Emperor urges support for disaster victims in New Year’s message

Kyodo

Emperor Akihito urged the public Tuesday in his annual New Year’s message to help those affected by the March 2011 disasters and together tackle the challenges of reconstruction.

“Our country is now going through difficult times because of the earthquake and other factors, but it is my wish that the people’s hearts will always be with the afflicted, and that everyone will support one another to overcome the various challenges,” the Emperor, 79, said in “New Year Thoughts 2013,” released by the Imperial Household Agency.

Looking to the aftermath of the nuclear crisis following the magnitude-9.0 Great East Japan Earthquake and tsunami, Emperor Akihito expressed his sympathy to residents who were displaced from their homes as a result of the triple meltdowns at the poorly protected Fukushima No. 1 power plant.

“My heart goes out to the afflicted people,” the Emperor said, referring to those unable to return to their homes because of radioactive contamination and those forced to endure another harsh winter in temporary shelters.

The Emperor expressed hope that the nation will draw lessons from the triple calamity.

“I sincerely hope that, in the future, the experience of the damage caused by the earthquake and tsunami will be fully utilized in disaster prevention education and town planning so that the country moves toward assuring safety and security in the lives of the people,” he said.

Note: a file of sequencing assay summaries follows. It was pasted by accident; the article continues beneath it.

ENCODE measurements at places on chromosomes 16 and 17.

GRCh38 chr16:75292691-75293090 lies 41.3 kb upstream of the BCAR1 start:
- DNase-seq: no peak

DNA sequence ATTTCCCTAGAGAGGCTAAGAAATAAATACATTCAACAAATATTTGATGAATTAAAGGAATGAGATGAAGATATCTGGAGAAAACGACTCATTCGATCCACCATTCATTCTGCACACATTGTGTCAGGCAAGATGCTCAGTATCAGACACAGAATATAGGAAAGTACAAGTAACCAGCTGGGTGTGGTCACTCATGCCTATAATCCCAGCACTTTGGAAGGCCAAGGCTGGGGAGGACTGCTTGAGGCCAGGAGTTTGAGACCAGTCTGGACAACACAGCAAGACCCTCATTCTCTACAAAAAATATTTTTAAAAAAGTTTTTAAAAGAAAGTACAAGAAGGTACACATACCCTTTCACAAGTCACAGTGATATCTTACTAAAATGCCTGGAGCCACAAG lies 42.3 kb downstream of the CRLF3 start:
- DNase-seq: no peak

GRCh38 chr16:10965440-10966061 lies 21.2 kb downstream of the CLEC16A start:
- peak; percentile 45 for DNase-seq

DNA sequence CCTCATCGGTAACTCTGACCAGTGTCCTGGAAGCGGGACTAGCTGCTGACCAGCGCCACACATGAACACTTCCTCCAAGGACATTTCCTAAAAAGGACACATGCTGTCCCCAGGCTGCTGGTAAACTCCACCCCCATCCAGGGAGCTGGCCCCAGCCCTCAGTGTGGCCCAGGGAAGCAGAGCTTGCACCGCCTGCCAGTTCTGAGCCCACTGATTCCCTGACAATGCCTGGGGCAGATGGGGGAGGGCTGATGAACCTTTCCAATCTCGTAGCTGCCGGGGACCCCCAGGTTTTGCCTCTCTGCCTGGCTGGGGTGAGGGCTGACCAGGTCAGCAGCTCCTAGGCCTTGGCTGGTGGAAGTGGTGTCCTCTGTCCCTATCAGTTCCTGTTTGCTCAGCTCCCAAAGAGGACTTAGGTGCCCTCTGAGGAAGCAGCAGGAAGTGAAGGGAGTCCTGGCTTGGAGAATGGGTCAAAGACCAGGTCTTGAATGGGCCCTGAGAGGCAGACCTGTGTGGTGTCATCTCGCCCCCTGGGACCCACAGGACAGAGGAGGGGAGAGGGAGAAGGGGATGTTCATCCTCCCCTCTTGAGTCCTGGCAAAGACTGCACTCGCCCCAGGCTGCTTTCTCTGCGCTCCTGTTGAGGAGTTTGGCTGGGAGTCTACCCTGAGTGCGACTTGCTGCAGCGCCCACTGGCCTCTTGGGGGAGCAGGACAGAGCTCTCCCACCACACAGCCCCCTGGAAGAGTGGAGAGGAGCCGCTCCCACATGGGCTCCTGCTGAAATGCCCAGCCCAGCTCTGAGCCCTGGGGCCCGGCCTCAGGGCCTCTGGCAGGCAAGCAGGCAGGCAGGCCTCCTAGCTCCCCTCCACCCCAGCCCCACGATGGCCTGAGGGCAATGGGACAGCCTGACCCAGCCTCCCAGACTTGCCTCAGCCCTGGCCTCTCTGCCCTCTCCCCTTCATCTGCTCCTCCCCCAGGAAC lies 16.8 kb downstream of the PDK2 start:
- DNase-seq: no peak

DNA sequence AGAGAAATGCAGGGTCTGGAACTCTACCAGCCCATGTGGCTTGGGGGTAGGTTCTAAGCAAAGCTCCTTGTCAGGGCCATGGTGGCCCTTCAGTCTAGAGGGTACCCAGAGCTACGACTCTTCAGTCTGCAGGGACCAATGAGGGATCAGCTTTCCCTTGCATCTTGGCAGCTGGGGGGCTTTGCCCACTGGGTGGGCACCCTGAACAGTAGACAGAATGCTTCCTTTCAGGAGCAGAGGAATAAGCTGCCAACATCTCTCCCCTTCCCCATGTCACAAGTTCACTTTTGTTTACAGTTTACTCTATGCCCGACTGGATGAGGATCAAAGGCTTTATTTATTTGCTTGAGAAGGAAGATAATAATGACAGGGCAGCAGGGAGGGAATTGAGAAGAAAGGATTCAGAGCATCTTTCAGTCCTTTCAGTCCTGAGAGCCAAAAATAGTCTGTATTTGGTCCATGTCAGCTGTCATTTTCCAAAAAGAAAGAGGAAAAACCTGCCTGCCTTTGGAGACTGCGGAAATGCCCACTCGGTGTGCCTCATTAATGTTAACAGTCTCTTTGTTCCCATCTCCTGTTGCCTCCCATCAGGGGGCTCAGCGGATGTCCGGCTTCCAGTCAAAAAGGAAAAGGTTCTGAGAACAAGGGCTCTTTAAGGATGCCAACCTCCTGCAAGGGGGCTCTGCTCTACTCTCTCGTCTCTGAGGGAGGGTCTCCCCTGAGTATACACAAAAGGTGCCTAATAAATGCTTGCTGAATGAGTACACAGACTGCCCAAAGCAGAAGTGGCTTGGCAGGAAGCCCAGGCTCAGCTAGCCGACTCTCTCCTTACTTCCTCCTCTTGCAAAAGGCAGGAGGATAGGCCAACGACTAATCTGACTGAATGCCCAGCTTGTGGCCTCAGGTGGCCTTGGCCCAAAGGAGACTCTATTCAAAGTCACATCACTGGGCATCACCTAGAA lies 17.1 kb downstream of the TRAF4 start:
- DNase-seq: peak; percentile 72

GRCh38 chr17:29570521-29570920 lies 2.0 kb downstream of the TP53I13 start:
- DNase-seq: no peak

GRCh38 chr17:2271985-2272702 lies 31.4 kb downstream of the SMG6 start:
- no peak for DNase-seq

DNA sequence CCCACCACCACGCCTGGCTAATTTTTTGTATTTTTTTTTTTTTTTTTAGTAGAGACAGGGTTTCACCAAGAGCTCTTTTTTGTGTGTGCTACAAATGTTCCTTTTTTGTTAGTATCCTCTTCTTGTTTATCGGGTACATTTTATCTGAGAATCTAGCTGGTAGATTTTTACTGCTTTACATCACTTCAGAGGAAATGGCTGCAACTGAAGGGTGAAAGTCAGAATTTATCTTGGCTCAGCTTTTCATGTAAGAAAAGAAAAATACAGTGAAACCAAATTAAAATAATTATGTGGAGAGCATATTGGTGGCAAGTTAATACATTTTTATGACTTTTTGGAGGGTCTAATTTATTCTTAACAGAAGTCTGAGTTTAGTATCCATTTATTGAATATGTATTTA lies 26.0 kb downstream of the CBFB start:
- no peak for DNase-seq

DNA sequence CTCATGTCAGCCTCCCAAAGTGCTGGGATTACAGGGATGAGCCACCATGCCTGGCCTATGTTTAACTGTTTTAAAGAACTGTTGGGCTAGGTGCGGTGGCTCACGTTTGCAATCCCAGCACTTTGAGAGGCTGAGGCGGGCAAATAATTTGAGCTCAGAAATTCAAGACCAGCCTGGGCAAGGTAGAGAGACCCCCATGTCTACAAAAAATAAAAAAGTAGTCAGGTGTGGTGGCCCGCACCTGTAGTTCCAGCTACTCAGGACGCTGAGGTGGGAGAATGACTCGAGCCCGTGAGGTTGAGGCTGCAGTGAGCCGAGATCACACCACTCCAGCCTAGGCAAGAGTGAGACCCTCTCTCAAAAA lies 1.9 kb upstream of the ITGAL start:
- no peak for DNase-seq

At a press conference on his 79th birthday in December, the Emperor touched on proposals to reduce his public duties out of consideration for his age and health but said: “I would like to maintain the status quo for the time being.”

Agency officials said the Emperor and Empress, being very sympathetic to the plight of the people in disaster-stricken areas, are considering attending another government-sponsored memorial ceremony as they did last year.

The agency also released several “waka” (poems) written by the Imperial Couple in 2012 to celebrate New Year’s Day.

In one of his five poems, the Emperor reflects on an occasion when he visited temporary housing in Sendai, one of the three hardest-hit areas.

On visiting the temporary housing in Sendai

Struck by disaster

Now in temporary housing

People are living

I think how bitterly cold

It must become in winter.

He also composed a poem that expresses his gratitude to the people who signed the registry at the Imperial Palace and elsewhere to write goodwill messages and pray for his successful heart bypass surgery in February. The Emperor’s operation was successful and he was discharged in March.

On entering hospital for heart surgery

Concerned for me

My health and my surgery

So many people

Came to sign the register

Grateful am I for their thoughts.

In one of her three poems, Empress Michiko expressed her concern for the victims as she recalled the visits she and the Emperor made this year to the disaster-stricken areas in Miyagi, Fukushima and Nagano prefectures.

Reconstruction

Rising once again

The villagers in the north

Embracing the memory

Of everything lost and gone —

Images of what used to be.